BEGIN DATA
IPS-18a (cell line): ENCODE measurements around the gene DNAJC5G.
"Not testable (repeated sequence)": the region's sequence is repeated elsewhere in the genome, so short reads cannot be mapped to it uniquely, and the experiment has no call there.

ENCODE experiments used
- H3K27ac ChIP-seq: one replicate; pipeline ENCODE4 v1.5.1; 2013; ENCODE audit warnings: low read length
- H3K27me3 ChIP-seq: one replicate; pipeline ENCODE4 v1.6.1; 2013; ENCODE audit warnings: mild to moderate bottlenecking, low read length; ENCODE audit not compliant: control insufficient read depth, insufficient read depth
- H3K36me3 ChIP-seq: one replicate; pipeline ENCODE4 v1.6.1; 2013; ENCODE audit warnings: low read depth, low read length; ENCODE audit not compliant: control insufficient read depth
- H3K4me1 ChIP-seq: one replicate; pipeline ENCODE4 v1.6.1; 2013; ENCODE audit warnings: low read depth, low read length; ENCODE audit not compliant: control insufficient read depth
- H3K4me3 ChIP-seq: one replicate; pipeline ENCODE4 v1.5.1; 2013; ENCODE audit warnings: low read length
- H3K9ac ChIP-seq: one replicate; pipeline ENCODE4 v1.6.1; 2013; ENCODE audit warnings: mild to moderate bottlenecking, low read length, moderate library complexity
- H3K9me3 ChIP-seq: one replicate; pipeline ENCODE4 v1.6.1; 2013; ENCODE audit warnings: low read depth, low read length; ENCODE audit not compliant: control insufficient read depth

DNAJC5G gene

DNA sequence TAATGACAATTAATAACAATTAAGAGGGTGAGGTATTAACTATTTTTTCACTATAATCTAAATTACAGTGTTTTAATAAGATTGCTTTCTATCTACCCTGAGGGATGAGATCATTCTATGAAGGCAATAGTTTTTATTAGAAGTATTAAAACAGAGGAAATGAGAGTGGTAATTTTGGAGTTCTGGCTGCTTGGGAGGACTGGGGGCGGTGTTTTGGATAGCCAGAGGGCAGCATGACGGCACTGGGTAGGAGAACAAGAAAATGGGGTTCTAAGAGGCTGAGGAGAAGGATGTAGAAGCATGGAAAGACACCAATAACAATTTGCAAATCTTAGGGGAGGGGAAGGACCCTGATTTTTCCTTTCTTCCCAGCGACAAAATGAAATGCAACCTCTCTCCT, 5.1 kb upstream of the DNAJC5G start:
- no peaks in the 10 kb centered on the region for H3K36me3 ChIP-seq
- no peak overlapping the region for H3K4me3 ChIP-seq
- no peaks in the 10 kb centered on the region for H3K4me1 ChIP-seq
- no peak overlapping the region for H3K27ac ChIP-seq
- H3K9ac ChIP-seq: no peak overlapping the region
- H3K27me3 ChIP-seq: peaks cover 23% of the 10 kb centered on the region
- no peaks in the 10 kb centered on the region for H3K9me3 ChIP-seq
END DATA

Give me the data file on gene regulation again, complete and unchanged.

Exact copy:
IPS-18a (cell line): ENCODE measurements around the gene DNAJC5G.
"Not testable (repeated sequence)": the region's sequence is repeated elsewhere in the genome, so short reads cannot be mapped to it uniquely, and the experiment has no call there.

ENCODE experiments used
- H3K27ac ChIP-seq: one replicate; pipeline ENCODE4 v1.5.1; 2013; ENCODE audit warnings: low read length
- H3K27me3 ChIP-seq: one replicate; pipeline ENCODE4 v1.6.1; 2013; ENCODE audit warnings: mild to moderate bottlenecking, low read length; ENCODE audit not compliant: control insufficient read depth, insufficient read depth
- H3K36me3 ChIP-seq: one replicate; pipeline ENCODE4 v1.6.1; 2013; ENCODE audit warnings: low read depth, low read length; ENCODE audit not compliant: control insufficient read depth
- H3K4me1 ChIP-seq: one replicate; pipeline ENCODE4 v1.6.1; 2013; ENCODE audit warnings: low read depth, low read length; ENCODE audit not compliant: control insufficient read depth
- H3K4me3 ChIP-seq: one replicate; pipeline ENCODE4 v1.5.1; 2013; ENCODE audit warnings: low read length
- H3K9ac ChIP-seq: one replicate; pipeline ENCODE4 v1.6.1; 2013; ENCODE audit warnings: mild to moderate bottlenecking, low read length, moderate library complexity
- H3K9me3 ChIP-seq: one replicate; pipeline ENCODE4 v1.6.1; 2013; ENCODE audit warnings: low read depth, low read length; ENCODE audit not compliant: control insufficient read depth

DNAJC5G gene

DNA sequence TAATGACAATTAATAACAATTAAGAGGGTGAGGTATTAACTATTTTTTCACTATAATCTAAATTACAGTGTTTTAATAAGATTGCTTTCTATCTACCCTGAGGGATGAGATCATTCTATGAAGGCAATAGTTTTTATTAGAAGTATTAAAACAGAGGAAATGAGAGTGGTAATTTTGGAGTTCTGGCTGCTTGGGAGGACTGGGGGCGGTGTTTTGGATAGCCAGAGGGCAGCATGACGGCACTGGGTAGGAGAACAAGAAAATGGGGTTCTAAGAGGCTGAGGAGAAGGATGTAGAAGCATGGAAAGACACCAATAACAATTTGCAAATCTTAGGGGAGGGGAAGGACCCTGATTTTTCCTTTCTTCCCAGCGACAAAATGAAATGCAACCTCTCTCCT, 5.1 kb upstream of the DNAJC5G start:
- no peaks in the 10 kb centered on the region for H3K36me3 ChIP-seq
- no peak overlapping the region for H3K4me3 ChIP-seq
- no peaks in the 10 kb centered on the region for H3K4me1 ChIP-seq
- no peak overlapping the region for H3K27ac ChIP-seq
- H3K9ac ChIP-seq: no peak overlapping the region
- H3K27me3 ChIP-seq: peaks cover 23% of the 10 kb centered on the region
- no peaks in the 10 kb centered on the region for H3K9me3 ChIP-seq